Culture | New media on the Bloc

Eastern Bloc encourages young artists

As I was wandering around in Parc-Extension, with my iPhone and GPS to guide the way, I finally found the nondescript door of a seemingly barren building of Eastern Bloc. It seemed slightly odd that an artist centre would seem so desolate, but the intriguing graphic design on the door quickly began to change my initial impression.

Eastern Bloc is a multidisciplinary art and production centre that focuses on new media and interdisciplinary art. The centre seeks to support young emerging artists and those trying to get started after graduation. Their mandate is to fill the void between art school and professional galleries by providing a platform where people can display their work, become exposed to a larger body of spectators, and become connected with more established artists.

As I waited to begin an interview with Eliane Ellbogen, co-founder and artistic director for Eastern Bloc, I stared in awe at the surrounding graphic design and event posters that covered the wall.

Before establishing anything else, I had to clarify one thing that had been gnawing at my mind: “What exactly is new media and digital art?”

“It is the way that artists are reinterpreting the mediated language and how they are using these mediums, whether they be digital or electronic, offline or online, analog, et cetera,” Ellbogen said.

In the past, new media used purely analog technologies, but current artists are reinterpreting and reevaluating these technologies, Ellbogen explained. Current new media art focuses on how these systems are being used in our lives today, and what role they play with contemporary digital art.

“A lot of this new media art kind of situates itself in relation to the internet, and through power structures and political structures that are prevalent in our daily lives,” Ellbogen said.

According to Ellbogen, the internet has become such a ubiquitous tool that is so ingrained in our daily lives that we do not recognize or question the power that it has today. “New media and digital art is really about reinterpreting the media and the mediums that are present in our day-to-day lives.”

While the theatre and music communities have spaces dedicated to young and emerging artists, the new media and digital art community did not have structure or a professional space, whether a private gallery or a non-profit artisan centre, before the Eastern Bloc was founded. “Before we existed, there was no professional arts space that was dedicated to showing emerging artists’ work, in the visual arts or in new media digital arts,” Ellbogen explained.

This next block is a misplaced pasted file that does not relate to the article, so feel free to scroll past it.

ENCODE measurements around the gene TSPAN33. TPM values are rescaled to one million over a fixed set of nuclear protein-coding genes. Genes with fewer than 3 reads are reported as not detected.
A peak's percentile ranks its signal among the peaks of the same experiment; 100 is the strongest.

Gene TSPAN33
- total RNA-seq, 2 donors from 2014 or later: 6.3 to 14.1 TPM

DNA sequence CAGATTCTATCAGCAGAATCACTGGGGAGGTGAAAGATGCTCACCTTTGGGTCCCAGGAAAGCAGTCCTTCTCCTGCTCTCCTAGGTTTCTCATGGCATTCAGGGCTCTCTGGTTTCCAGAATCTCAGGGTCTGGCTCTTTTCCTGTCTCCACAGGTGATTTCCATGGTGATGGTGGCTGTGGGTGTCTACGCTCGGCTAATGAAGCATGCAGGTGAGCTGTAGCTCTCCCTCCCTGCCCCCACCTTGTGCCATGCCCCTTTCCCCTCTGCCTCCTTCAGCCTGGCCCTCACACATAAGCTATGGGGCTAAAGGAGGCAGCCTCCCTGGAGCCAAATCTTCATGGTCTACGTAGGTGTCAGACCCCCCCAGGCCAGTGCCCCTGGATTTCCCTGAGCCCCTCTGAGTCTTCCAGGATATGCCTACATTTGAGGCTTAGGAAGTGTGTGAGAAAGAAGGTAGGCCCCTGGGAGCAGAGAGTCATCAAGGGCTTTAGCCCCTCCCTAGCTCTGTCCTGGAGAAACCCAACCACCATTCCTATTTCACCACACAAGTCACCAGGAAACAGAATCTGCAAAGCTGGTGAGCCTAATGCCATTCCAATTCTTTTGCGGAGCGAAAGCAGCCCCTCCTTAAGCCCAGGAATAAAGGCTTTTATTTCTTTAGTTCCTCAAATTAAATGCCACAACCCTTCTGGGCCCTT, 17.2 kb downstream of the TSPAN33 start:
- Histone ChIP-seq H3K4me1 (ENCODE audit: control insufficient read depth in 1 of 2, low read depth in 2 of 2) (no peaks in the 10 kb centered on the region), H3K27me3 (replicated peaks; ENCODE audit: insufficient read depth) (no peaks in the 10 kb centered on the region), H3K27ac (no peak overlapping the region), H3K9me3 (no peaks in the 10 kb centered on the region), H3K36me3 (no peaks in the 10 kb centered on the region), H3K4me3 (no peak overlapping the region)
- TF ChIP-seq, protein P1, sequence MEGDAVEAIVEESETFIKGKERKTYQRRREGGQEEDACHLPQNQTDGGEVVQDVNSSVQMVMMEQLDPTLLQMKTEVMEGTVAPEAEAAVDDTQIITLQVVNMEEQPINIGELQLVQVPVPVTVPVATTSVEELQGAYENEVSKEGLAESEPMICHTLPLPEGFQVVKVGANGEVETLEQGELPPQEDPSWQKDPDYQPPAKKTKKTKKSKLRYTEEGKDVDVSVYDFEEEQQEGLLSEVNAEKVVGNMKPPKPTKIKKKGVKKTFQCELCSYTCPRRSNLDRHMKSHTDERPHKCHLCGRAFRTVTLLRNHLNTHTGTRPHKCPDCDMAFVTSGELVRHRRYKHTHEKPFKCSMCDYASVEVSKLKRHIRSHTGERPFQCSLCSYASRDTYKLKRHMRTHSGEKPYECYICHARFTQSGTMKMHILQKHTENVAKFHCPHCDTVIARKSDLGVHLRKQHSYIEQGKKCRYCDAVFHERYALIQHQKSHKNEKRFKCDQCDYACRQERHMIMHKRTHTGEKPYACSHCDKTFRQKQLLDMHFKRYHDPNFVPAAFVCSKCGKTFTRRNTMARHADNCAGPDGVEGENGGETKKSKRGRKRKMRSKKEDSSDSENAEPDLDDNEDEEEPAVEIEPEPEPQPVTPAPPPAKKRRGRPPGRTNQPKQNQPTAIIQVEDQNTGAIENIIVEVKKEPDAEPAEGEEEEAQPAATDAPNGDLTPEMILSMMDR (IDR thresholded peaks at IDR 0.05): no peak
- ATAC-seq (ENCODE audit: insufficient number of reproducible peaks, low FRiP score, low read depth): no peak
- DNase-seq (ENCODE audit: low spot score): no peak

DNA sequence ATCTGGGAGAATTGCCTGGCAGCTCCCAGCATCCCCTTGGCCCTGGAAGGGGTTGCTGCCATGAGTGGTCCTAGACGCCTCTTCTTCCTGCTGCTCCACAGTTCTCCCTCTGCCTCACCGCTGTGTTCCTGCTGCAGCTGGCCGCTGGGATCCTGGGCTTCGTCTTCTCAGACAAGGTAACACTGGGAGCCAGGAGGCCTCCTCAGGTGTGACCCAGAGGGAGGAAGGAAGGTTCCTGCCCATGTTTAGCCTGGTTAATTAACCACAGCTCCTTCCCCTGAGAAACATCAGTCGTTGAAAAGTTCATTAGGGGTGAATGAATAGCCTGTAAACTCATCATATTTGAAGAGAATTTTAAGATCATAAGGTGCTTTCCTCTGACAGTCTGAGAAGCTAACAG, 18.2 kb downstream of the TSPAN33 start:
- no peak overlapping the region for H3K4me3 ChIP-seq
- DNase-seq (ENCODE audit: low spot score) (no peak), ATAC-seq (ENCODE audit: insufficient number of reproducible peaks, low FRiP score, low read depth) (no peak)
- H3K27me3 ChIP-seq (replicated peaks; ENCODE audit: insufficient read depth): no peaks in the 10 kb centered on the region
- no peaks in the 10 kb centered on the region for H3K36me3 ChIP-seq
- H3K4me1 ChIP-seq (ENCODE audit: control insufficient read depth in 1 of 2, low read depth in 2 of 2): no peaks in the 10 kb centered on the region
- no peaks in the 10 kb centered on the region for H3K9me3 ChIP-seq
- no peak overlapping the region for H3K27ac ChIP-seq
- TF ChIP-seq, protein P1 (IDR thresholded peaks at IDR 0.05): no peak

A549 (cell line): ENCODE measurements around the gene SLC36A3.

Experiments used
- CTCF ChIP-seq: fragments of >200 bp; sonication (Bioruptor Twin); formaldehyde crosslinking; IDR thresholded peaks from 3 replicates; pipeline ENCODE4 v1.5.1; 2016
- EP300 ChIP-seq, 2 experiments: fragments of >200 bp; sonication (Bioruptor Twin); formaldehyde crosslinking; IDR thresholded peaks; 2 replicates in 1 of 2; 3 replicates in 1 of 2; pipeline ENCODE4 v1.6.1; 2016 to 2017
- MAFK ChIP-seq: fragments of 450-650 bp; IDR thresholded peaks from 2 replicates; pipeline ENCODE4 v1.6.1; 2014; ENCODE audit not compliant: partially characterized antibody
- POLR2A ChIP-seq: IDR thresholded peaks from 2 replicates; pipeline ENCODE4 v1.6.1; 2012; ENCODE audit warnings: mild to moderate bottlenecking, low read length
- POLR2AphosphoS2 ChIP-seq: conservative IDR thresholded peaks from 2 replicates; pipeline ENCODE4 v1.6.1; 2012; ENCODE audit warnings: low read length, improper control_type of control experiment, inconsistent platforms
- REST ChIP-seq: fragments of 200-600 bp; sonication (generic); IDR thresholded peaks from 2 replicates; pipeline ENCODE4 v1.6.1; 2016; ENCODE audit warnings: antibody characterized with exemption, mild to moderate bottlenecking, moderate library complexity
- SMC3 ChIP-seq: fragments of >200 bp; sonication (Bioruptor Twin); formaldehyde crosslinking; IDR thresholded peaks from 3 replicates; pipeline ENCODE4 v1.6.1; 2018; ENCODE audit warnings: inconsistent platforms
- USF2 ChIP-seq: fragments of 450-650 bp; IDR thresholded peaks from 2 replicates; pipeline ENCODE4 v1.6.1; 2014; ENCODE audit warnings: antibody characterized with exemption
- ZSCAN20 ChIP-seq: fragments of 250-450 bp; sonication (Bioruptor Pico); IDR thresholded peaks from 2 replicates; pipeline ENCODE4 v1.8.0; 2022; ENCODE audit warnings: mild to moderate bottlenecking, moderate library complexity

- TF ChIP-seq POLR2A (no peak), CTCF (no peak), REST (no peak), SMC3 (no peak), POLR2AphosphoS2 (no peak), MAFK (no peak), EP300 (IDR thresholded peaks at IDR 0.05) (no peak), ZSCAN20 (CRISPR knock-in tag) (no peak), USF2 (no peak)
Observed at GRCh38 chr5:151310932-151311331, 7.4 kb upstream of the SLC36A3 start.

Perhaps unknown to many, Montreal is recognized internationally as a hub for new media and digital art. With the two major festivals, Elektra and Mutek, as well as Sight and Sound, a spring festival created by Eastern Bloc that is now forging its way into the international community, Montreal’s scene is definitely thriving.

In line with Eastern Bloc’s mandate, Sight and Sound levels the playing field for young artists. “We really do not make a distinction when we invite an established artist or an emerging artist, because they are all being promoted in the same way,” Ellbogen explained.

By reaching out to the universities in Montreal, Eastern Bloc is able to establish direct professional relationships and work with students directly. Due to these privileged connections, students are then able to display their work, participate in festivals, and become better known in the professional world.

Alongside Sight and Sound, Eastern Bloc runs a number of programs for young artists. Ellbogen explained the Data Salon series as “a bi-monthly event where artists are invited to showcase some progress, so it’s really informal and very accessible. [It] is a really good example of a way an artist can have first experience with a professional art gallery and open up their network.”

However, this is not the only way an artist can become involved. “We have two major exhibits per year, in the fall and the winter, and those are about a month long each. Eastern Bloc also runs a residency program that helps young artists, who are otherwise excluded from institutionalized art spaces, to establish a foothold.

That is not all, for Eastern Bloc is constantly working on new projects. A bilateral residency exchange program with Latin America is currently in the works as well. The lab is showing equal potential.

“A lot of the development here I think is going to happen with the lab,” Ellbogen said. “This includes expanding the workshop programming and discussion activities.”

While Eastern Bloc has been forging its way into the international network and community for new media and digital art since its establishment five years ago, the centre struggled in the beginning. “Funding right off the bat was a huge challenge and remains so to this day. The [government arts] funding system is not set up for [a] new organization to come to life. Any new organizations have a hard time getting into the funding circuit and when they do it’s for measly amounts of money.”

For the first few years, the centre focused on doing music-based events and parties, so it came as a great shock when they decided three years ago to shift from these events to focusing on arts and exhibition-based programming. It was a challenge to establish that shift with the public that the centre was now a professional art space. “In terms of creating a reputation for ourselves within the local and international arts community, it was a fun challenge,” Ellbogen said. “However, the financial challenge was not.”

Eastern Bloc is located at 7240 Clark. Visit easternbloc.ca for information about upcoming events.

 


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